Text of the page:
Power

What's been missing from VR? A cool pair of shoes, apparently

Plus, morphing keyboards, toys in video games, paying your gambling debts in VR, and other patents from big tech.

Michael Jordan tying his shoe

Is it the shoes? Maybe the VR shoes Google is cooking up will one day let you live out the dream of being Like Mike.

Photo: Andrew D. Bernstein/NBAE via Getty Images

It's another week in quarantine, and with all of the VR patents I've been reading over the last few months, it's almost enough to get me to pick one up and at least pretend I'm not still in my house. And big tech seems to be coming up with some zany things to keep me entertained in VR: I could wear shoes that allow me to walk for miles without leaving my room, become a high roller in VR gambling, and maybe even figure out how to not get motion sick wearing a headset.

And remember: The big tech companies file all kinds of crazy patents for things, and though most never amount to anything, some end up defining the future.

Alphabet

Keeping your PIN safe in VR

If you've ever had to take money out of an ATM at a bar, you've probably looked over your shoulders in both directions, huddled closely to the PIN pad and covered it while you typed, for fear that others might figure out your code. Apparently this is now something we need to consider in the world of VR. In a rather fantastic scenario that this Google patent outlines, some people are playing a card game in VR when one player, named Holly, chooses to show some of her VR notifications to everyone playing with her. Holly may have a bit of gambling problem, as she seems to be having to take out more cash for the game, and wants to keep her PIN private from the other players. But depending on how much she's taking out, they might not even need to snoop — they might be winning it away from her on the next hand.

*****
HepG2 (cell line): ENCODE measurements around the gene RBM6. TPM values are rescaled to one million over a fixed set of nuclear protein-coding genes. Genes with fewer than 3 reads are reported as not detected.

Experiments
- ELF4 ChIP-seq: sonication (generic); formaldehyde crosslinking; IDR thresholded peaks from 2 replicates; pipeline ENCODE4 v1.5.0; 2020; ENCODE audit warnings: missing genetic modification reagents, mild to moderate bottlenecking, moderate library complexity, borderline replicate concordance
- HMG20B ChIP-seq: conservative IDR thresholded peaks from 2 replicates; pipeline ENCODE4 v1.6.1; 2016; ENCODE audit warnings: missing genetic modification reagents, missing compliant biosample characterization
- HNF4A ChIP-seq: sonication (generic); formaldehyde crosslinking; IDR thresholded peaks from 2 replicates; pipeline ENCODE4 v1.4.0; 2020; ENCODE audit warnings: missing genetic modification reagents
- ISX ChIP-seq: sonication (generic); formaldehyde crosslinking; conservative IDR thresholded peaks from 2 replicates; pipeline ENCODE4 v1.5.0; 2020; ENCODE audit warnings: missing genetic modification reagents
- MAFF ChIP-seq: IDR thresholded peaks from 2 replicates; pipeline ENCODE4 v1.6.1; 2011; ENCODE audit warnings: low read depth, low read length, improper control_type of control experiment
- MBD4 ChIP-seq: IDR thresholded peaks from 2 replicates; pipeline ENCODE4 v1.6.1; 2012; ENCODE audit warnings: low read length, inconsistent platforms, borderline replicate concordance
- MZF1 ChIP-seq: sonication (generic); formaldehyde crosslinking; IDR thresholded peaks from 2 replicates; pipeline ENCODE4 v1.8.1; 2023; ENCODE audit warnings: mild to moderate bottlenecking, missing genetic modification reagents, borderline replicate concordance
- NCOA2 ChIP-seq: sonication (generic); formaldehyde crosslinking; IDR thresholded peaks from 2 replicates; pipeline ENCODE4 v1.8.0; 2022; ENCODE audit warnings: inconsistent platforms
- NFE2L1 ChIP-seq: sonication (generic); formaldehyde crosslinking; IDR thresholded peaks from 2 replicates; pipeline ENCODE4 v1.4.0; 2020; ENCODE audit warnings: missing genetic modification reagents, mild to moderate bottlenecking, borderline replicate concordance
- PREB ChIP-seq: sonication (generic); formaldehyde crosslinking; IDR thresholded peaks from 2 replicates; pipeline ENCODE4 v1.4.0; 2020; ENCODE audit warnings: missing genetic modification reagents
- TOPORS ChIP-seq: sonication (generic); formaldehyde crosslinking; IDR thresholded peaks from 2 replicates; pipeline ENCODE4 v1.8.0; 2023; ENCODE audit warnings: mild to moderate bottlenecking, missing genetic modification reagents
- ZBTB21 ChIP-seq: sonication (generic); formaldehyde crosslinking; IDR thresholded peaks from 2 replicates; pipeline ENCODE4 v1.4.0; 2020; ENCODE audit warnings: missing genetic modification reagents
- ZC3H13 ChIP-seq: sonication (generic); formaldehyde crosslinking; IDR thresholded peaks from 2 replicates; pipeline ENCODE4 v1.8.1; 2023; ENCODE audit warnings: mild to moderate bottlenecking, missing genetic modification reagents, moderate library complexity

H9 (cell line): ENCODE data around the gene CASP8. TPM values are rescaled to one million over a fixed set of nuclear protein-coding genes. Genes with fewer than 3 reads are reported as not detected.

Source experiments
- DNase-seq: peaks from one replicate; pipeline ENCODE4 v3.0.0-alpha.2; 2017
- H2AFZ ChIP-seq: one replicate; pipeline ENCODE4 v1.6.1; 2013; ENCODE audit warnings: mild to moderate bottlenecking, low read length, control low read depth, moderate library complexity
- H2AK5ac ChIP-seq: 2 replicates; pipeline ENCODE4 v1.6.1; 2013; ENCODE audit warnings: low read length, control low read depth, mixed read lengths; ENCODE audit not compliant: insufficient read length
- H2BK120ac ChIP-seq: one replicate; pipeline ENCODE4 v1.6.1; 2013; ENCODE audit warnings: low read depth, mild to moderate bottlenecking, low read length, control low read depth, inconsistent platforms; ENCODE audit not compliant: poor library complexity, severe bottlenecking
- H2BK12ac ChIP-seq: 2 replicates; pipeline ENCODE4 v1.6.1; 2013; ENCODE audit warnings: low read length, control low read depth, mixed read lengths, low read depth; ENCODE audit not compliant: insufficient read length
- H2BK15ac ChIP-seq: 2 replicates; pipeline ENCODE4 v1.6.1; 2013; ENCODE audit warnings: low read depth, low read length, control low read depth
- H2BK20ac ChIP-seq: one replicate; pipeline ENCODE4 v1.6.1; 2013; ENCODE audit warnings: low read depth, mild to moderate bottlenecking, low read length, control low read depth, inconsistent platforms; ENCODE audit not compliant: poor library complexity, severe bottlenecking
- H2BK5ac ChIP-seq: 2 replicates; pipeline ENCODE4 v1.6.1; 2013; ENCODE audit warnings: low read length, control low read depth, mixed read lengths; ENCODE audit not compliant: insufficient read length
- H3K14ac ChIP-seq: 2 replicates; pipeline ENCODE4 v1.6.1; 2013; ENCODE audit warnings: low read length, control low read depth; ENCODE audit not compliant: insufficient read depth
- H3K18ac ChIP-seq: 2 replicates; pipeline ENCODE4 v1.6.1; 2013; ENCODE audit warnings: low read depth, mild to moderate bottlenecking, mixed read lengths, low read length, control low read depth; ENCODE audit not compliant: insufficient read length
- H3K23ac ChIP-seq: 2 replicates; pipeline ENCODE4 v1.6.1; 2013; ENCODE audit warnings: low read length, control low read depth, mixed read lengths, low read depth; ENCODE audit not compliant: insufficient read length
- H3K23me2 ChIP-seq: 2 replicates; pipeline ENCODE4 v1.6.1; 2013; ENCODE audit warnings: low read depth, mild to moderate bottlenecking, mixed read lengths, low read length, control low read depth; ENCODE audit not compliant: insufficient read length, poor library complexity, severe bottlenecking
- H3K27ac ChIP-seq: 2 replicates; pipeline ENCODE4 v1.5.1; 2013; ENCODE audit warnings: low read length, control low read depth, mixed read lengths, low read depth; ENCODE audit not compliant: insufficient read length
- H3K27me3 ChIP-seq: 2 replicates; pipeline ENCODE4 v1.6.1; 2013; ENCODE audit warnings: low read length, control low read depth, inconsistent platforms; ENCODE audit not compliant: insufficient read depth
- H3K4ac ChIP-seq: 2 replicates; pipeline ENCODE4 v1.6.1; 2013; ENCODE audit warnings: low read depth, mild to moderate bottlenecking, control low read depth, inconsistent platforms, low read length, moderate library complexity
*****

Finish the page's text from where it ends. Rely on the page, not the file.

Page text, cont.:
VR shoes

There's so much talk about making gloves to help us better interact with virtual worlds, but what about our other appendages? Google seems to be thinking about how we move around in VR, patenting what seems to be a cross between 1950s roller skates and sensors to interact with VR computers. The idea aims to end one of the biggest problems keeping VR from being a truly immersive experience: Our rooms just aren't that big. Right now, while VR systems can track your movements, you're always limited to the space you're in — and walls and chairs still hurt. Google's patent would use motors and wheels (or treads) on the shoes, along with tracking devices that know where the room's walls are, to always ensure the wearer has space to move around in their virtual space. I can definitely see Moonwalk-like videos going massively viral.

A collapsible stylus

Styluses are great ways of interacting with touchscreens, especially if you're any good at drawing (which is probably why I never use mine). But larger styluses that actually feel good to write with tend to be difficult to hide inside the device itself. Many companies now use magnets or pieces of fabric to attach styluses to tablets, but it's still very easy to lose them. Google's patent has a different approach: It outlines making a stylus that could fold flat, making it easier to stash inside another device. The user would then either unroll it or push it together — like plumping up a pillow — to use it. Sadly I don't think it would make me draw any better.

Amazon

How Alexa hears you before she's listening